Original URL path: http://www.pennpirg.org/media/pap/patriot-news-are-red-light-cameras-worth-money (2016-04-27)
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  • Report ranks PA bridges worst in country | PennPIRG
    for more roads and ever wider highways but we really need to focus on the ones that already exist We can t afford to waste tax dollars on something new when we have something to fix right now Miller says She adds the state is not directing enough funding to bridge projects Miller says improving existing bridges would ease traffic congestion create jobs and increase safety Search form Search About Issues Stop the Overuse of Antibiotics Campaign for Safe Energy Democracy For The People Stop the Highway Boondoggles Close Corporate Tax Loopholes Making Health Care Work Protecting Consumers Label GMO Foods Reining in Wall Street Act Now Jobs Donate Newsroom Resources Reports Get our RSS feed Our Affiliates Our Sister c 3 Are you a student Our Federation Featured Position PennPIRG Internship Work on some of the hottest political issues of the day from fighting the overuse of antibiotics on factory farms to promoting campaign finance reform and tackling Citizens United improving voter access for students and underrepresented communities and advocating for a 21st century transportation system Job Description Archives Blog Media Hits News Releases Reports Resources Results Take Action Donate Join Us Priority Action We re teaming up with

    Original URL path: http://www.pennpirg.org/media/pap/report-ranks-pa-bridges-worst-country (2016-04-27)
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  • Keeping turnpike helps | PennPIRG
    relayed by Toll Road News the Pennsylvania Turnpike has five of the giant trucks that quickly clear street drains The entire city of Harrisburg has only one and it has made a huge difference that the pike released these vehicles and 20 workers to help the city The turnpike s aid in the aftermath of the storm is a clear example of one of the many benefits of keeping public assets in the hands of the public Search form Search About Issues Stop the Overuse of Antibiotics Campaign for Safe Energy Democracy For The People Stop the Highway Boondoggles Close Corporate Tax Loopholes Making Health Care Work Protecting Consumers Label GMO Foods Reining in Wall Street Act Now Jobs Donate Newsroom Resources Reports Get our RSS feed Our Affiliates Our Sister c 3 Are you a student Our Federation Featured Position PennPIRG Internship Work on some of the hottest political issues of the day from fighting the overuse of antibiotics on factory farms to promoting campaign finance reform and tackling Citizens United improving voter access for students and underrepresented communities and advocating for a 21st century transportation system Job Description Archives Blog Media Hits News Releases Reports Resources Results Take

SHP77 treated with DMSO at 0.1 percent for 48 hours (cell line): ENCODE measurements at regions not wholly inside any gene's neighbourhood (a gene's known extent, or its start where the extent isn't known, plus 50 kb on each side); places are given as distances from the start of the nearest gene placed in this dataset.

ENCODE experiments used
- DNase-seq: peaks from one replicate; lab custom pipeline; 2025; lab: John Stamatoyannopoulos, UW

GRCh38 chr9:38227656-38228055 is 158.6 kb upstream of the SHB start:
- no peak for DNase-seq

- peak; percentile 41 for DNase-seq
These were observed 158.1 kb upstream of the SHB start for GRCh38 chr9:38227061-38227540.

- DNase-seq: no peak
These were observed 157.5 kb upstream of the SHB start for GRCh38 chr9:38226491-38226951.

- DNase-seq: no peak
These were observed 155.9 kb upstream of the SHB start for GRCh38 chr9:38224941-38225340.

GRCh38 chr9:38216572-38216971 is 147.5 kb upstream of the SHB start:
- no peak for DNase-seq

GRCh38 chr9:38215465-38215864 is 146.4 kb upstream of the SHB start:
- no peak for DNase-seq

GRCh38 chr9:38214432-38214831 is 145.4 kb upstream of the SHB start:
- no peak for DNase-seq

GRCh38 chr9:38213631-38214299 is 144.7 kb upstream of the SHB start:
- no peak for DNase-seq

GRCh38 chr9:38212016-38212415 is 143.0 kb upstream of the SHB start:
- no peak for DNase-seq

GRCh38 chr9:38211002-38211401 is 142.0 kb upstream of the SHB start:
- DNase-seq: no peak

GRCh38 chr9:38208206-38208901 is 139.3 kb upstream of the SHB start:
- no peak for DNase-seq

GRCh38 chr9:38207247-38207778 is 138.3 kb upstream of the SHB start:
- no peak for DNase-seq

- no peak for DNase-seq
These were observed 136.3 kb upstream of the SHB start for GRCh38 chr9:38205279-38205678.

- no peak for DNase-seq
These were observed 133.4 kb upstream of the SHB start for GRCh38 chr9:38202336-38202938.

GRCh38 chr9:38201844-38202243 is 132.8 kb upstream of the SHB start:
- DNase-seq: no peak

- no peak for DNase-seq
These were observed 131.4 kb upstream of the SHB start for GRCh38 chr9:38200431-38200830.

Original URL path: http://www.pennpirg.org/media/pap/keeping-turnpike-helps (2016-04-27)
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  • Data Shows Pennsylvania’s Bridges Are Worst in the Country on Eve of Obama Bridge Speech | PennPIRG
    making Pennsylvania the worst in the nation While it would cost 7 81 billion to bring all of the state s bridges into a state of good repair the state only spent 464 million on bridge repair in 2008 Prioritizing timely road and bridge repair saves money creates jobs and can save lives Putting off needed maintenance can cost taxpayers up to three times as much down the line Repair projects also create 16 percent more jobs than new highway projects While highway builders have long lobbied for more roads and ever wider highways to boost their profits we cannot afford to waste scarce taxpayer dollars on new capacity before we fix what we already have said PennPIRG Program Associate Alana Miller With tight budgets and stubbornly high unemployment President Obama s call to repair our infrastructure is on target Fixing it first saves money improves safety and creates jobs getting the most out of our transportation bucks she added Search form Search About Issues Stop the Overuse of Antibiotics Campaign for Safe Energy Democracy For The People Stop the Highway Boondoggles Close Corporate Tax Loopholes Making Health Care Work Protecting Consumers Label GMO Foods Reining in Wall Street Act Now Jobs Donate Newsroom Resources Reports Get our RSS feed Our Affiliates Our Sister c 3 Are you a student Our Federation Featured Position PennPIRG Internship Work on some of the hottest political issues of the day from fighting the overuse of antibiotics on factory farms to promoting campaign finance reform and tackling Citizens United improving voter access for students and underrepresented communities and advocating for a 21st century transportation system Job Description Archives Blog Media Hits News Releases Reports Resources Results Take Action Donate Join Us Priority Action We re teaming up with big restaurant chains to stop the